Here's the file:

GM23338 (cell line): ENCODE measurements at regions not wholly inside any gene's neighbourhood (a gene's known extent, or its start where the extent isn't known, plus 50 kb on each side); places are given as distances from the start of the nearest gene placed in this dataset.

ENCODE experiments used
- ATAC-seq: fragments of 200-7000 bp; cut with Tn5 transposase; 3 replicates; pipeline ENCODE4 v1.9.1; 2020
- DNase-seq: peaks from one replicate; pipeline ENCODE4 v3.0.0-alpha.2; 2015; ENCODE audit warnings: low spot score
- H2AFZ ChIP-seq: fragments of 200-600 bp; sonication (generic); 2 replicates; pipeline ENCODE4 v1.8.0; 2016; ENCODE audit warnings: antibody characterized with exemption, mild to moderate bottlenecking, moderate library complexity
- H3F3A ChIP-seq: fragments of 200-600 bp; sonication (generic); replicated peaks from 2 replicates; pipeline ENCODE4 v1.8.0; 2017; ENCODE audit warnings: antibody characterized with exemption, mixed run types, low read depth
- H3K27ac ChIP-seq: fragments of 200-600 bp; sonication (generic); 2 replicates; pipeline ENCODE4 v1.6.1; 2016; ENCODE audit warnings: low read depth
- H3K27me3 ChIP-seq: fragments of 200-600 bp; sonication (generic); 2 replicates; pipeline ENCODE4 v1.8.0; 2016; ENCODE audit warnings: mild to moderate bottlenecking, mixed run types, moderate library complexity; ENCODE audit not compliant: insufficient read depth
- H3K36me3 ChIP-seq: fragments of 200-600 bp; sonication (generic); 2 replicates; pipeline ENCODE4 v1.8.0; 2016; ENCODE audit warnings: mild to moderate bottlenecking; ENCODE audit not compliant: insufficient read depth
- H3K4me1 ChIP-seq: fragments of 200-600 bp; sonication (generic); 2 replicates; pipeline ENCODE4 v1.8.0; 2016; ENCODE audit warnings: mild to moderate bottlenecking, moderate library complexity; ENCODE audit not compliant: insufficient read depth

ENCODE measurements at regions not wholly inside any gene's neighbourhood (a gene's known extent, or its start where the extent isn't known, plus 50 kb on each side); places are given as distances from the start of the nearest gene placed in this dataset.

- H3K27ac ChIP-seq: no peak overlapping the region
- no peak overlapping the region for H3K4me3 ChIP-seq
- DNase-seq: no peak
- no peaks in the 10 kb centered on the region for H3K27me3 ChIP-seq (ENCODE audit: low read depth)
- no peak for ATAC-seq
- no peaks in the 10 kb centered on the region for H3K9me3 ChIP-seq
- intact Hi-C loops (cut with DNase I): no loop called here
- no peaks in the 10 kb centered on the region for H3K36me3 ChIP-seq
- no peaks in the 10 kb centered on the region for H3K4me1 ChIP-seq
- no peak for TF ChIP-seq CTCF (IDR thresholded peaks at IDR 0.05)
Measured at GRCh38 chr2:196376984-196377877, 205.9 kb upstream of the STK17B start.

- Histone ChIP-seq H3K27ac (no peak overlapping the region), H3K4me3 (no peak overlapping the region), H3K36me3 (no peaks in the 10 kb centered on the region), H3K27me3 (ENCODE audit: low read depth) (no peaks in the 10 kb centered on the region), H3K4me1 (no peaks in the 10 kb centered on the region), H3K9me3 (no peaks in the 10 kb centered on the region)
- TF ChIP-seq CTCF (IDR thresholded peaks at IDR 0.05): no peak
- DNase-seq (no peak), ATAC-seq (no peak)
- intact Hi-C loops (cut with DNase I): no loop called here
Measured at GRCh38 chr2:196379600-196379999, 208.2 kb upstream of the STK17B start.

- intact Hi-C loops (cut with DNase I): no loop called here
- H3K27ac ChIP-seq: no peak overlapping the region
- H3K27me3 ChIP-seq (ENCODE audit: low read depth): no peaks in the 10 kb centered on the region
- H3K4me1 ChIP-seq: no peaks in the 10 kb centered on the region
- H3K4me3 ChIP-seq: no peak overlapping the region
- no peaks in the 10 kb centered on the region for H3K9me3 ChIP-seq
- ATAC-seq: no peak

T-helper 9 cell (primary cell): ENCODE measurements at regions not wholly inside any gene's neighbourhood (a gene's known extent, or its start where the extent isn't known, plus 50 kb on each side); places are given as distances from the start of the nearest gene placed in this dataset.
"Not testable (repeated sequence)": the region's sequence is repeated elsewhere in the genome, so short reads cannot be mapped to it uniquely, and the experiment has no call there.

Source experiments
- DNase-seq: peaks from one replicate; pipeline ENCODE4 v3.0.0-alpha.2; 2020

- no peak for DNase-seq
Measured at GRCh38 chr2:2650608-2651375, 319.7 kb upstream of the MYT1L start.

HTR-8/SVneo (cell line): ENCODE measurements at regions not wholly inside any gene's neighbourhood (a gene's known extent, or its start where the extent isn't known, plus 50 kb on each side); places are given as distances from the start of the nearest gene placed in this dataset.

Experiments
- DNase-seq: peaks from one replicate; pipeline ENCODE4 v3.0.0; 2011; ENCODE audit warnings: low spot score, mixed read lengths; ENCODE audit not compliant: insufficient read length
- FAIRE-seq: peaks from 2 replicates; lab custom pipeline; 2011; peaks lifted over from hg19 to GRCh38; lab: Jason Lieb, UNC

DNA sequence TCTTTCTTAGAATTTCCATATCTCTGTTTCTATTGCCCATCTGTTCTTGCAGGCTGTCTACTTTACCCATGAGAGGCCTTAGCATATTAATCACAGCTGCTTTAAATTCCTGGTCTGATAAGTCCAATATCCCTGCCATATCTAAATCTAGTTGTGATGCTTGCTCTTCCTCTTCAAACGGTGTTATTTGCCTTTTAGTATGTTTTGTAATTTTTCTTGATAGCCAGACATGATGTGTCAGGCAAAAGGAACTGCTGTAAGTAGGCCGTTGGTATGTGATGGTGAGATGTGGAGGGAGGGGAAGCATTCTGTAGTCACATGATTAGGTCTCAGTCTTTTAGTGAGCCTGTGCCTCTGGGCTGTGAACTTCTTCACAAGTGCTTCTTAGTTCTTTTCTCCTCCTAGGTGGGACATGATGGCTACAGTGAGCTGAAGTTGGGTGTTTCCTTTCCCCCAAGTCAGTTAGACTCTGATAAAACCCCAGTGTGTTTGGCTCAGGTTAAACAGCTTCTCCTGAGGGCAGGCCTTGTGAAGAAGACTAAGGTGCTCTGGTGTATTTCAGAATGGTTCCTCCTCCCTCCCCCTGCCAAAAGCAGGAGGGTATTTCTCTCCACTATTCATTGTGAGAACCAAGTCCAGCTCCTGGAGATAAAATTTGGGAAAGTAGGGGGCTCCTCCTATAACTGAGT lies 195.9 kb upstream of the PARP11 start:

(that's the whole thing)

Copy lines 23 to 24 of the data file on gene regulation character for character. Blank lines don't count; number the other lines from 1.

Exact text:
- Histone ChIP-seq H3K27ac (no peak overlapping the region), H3K4me3 (no peak overlapping the region), H3K36me3 (no peaks in the 10 kb centered on the region), H3K27me3 (ENCODE audit: low read depth) (no peaks in the 10 kb centered on the region), H3K4me1 (no peaks in the 10 kb centered on the region), H3K9me3 (no peaks in the 10 kb centered on the region)
- TF ChIP-seq CTCF (IDR thresholded peaks at IDR 0.05): no peak